First is the obvious connection to the worst elements of (male) minimalist sculpture (Paul Judd, especially), built on foundations of raw, dense strength embodying the self-image of the artist. Dominating and vacant, relying on intimidation. While Eliasson hides behind the intensity imbued in glaciers themselves, clearly (from this work’s ontology and in connection with his previous works) he expects us to draw a connection between the qualities of the glacier and (queue god voice) He who brought it to us.
Furthermore, by claiming part of the glacier, he inserts himself into the environmental discourse without having to make any meaningful contribution or statement. We are expected to see this sad piece of melting glacier, like a fallen giant, and be taken in by the tragedy of the destruction of the oldest parts of Earth’s history. But that’s it. While I like that the work is not overtly wound up in environmental-political dogma, I think an artist would have some responsibility to incorporate other elements of that history. From this perspective it’s also a bit…unethical. It is undeniable that the viewer would make the connection to the melting of the world’s glaciers (it is a piece of melting glacier after all), yet the artist is himself interrupting a natural process where pieces of glacier melt and become rivers (fresh water, which the Earth is also in increasingly short supply of), icebergs.[…]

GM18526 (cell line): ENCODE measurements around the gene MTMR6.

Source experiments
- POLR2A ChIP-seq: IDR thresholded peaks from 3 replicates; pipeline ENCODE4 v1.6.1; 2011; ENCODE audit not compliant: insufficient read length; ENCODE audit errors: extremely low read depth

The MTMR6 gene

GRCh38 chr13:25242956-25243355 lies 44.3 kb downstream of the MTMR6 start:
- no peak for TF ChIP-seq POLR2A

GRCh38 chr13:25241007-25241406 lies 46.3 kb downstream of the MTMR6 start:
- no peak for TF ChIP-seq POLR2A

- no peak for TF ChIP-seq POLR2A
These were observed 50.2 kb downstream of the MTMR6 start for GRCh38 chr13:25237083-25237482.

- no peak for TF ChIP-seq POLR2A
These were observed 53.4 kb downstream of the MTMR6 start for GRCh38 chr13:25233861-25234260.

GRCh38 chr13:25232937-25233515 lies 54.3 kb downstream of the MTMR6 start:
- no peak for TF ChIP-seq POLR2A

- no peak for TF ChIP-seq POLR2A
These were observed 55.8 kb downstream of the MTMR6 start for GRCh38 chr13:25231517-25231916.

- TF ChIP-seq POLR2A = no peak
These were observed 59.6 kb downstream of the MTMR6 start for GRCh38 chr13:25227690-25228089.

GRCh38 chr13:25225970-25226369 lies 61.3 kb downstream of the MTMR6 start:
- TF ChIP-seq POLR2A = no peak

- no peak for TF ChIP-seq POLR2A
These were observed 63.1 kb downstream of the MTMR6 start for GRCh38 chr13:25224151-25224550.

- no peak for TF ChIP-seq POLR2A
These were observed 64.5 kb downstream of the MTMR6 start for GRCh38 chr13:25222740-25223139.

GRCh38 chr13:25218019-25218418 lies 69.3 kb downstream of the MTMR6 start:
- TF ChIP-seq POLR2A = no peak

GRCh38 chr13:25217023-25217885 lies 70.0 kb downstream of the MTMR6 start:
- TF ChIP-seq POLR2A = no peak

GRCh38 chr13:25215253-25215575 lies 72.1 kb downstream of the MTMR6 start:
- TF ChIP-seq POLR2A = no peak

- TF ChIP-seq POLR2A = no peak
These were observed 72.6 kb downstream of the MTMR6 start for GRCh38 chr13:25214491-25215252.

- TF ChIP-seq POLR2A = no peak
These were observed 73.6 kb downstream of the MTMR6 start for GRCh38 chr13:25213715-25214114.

I can’t help but juxtapose this against other “glacier” artworks that I find much more effective, like Roni Horn’s Library of Water, installed in the small Icelandic town of Stykkisholmur, which takes runoff water from Iceland’s glaciers and sends them into tubes. The visual effect is beautiful, but also responsibly addresses the issue of melting glaciers by taking parts that have already melted, and so not implicating herself in this nasty power question. Still it retains the drama of the melted glaciers, by distancing the artwork as much visually from a glacier as possible, yet of course we know they were once part of it. In contrast, it may be difficult for viewers of Eliasson’s work to contextualize the installation as parts of an enormous whole (as most New Yorkers have never seen a glacier or an iceberg in person, I’m guessing), and his melt as minuscule in comparison. Meanwhile the name ‘library’ credits glaciers as forms of knowledge and memory, having seen much more of the earth than humans ever, which honestly I think most people would tend to overlook; the story that’s told in today’s environmental discourse is of the future impact of melting glaciers, not the loss of Earth’s history.